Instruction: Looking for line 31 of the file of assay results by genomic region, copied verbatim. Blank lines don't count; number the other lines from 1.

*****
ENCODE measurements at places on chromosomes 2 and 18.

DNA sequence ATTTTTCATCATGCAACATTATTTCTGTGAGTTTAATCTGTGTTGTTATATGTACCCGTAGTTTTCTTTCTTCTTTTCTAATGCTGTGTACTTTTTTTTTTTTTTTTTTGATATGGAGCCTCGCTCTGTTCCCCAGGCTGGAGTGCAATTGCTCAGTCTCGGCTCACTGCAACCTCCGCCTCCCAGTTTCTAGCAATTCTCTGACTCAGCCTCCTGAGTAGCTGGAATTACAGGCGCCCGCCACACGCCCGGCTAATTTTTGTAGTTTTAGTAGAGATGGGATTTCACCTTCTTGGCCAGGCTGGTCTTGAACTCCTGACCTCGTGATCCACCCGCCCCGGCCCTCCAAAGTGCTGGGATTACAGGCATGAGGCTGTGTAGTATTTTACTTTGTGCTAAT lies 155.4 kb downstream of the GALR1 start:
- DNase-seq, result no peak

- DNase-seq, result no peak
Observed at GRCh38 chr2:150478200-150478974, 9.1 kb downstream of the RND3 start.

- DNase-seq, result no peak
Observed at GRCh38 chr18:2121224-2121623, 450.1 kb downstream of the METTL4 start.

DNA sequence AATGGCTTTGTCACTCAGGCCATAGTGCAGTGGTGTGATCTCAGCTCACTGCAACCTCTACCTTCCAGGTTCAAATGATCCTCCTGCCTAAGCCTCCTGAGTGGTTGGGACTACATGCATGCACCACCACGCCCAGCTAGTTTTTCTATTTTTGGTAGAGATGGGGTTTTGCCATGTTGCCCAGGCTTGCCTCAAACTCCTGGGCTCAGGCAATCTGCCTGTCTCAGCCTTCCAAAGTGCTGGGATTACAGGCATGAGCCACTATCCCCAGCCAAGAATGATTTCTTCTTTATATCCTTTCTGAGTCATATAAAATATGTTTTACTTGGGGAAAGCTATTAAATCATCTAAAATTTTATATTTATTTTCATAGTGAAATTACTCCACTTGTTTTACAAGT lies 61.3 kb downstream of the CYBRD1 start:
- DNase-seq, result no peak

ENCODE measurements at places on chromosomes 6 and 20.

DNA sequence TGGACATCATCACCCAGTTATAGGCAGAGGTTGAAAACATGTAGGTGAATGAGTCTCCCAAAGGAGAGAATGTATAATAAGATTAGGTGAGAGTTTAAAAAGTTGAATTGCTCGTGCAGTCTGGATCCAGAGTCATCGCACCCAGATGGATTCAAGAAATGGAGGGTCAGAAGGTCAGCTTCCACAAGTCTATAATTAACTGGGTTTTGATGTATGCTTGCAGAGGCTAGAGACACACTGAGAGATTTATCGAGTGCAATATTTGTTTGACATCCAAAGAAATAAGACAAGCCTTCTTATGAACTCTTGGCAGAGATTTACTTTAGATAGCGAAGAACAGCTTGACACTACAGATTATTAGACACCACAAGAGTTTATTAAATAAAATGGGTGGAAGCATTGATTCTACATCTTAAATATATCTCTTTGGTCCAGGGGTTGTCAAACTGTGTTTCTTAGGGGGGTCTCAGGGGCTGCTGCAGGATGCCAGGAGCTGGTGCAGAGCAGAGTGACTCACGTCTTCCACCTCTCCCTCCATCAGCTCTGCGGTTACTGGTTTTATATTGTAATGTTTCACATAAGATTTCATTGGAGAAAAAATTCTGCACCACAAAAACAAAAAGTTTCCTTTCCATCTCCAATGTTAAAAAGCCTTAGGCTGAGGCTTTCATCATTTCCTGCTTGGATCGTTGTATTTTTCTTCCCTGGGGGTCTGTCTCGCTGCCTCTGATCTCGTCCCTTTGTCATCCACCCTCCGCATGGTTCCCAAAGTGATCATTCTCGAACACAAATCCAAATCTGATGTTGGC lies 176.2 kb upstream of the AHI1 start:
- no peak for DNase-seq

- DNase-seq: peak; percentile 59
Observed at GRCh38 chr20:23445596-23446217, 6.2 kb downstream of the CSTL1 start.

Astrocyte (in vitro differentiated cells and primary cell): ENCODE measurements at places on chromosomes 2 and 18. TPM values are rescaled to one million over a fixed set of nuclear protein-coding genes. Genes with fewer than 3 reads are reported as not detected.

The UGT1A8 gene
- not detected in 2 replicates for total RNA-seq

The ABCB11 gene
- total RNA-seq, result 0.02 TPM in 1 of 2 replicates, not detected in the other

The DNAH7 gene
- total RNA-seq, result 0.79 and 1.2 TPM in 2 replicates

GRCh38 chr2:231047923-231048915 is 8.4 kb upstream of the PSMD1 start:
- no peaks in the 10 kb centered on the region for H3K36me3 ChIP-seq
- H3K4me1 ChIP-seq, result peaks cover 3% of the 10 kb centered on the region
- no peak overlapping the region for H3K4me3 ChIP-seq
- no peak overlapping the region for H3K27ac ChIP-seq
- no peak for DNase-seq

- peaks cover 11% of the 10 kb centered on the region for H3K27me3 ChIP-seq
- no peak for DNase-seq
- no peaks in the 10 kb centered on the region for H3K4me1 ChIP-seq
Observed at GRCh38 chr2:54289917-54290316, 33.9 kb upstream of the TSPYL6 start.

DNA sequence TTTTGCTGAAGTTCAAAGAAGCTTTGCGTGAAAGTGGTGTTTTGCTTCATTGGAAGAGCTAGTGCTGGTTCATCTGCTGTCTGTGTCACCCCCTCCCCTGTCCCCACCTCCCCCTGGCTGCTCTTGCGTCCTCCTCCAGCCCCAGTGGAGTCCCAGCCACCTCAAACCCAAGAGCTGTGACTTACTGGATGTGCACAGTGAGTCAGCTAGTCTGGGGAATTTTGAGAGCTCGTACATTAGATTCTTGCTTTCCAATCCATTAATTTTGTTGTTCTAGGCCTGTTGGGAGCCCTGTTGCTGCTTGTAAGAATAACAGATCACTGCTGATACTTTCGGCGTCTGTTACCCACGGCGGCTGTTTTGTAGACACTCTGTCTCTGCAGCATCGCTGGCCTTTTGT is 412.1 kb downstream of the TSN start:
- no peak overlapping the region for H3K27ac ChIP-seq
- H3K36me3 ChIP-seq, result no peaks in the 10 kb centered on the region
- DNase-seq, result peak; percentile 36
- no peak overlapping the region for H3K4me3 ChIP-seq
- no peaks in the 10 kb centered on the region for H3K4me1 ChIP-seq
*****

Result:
Observed at GRCh38 chr2:54289917-54290316, 33.9 kb upstream of the TSPYL6 start.